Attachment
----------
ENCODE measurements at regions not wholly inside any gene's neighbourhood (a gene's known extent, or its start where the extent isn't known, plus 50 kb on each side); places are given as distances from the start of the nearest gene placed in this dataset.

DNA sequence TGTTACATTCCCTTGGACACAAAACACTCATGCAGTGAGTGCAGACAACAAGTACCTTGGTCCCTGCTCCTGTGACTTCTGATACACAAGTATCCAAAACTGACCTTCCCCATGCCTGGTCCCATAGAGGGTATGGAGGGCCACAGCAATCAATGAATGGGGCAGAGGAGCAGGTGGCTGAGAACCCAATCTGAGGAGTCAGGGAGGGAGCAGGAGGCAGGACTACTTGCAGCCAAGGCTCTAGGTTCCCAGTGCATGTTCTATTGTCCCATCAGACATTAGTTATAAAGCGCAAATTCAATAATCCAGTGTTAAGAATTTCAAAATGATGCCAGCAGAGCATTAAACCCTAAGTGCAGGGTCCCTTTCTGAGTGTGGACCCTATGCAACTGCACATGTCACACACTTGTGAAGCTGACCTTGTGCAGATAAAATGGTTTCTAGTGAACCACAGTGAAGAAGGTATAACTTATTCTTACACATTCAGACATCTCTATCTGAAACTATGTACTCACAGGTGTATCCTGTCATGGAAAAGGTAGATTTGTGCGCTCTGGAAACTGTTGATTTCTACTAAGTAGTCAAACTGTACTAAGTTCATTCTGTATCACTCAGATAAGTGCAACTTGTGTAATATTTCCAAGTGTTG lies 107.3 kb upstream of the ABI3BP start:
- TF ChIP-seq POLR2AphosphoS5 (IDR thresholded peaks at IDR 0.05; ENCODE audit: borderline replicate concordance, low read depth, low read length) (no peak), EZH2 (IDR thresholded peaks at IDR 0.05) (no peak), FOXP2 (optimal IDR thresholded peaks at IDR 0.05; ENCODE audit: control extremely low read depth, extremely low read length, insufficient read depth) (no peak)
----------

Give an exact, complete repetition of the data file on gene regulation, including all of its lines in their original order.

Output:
ENCODE measurements at regions not wholly inside any gene's neighbourhood (a gene's known extent, or its start where the extent isn't known, plus 50 kb on each side); places are given as distances from the start of the nearest gene placed in this dataset.

DNA sequence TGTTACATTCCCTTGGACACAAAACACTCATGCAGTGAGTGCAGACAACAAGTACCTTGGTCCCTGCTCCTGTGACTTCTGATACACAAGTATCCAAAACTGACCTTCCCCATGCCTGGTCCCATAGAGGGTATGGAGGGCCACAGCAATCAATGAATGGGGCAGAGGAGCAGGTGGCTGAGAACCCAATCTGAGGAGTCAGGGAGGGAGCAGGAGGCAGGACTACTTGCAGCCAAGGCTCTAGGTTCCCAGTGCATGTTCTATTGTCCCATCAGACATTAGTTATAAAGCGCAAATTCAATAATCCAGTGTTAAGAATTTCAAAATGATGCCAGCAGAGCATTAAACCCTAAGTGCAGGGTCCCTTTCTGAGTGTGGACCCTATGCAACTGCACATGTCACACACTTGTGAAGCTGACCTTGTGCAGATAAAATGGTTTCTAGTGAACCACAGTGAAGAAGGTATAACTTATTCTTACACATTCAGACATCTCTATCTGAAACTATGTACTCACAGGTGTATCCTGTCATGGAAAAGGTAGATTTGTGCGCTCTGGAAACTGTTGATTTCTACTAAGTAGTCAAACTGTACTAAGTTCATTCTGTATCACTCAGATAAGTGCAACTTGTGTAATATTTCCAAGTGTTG lies 107.3 kb upstream of the ABI3BP start:
- TF ChIP-seq POLR2AphosphoS5 (IDR thresholded peaks at IDR 0.05; ENCODE audit: borderline replicate concordance, low read depth, low read length) (no peak), EZH2 (IDR thresholded peaks at IDR 0.05) (no peak), FOXP2 (optimal IDR thresholded peaks at IDR 0.05; ENCODE audit: control extremely low read depth, extremely low read length, insufficient read depth) (no peak)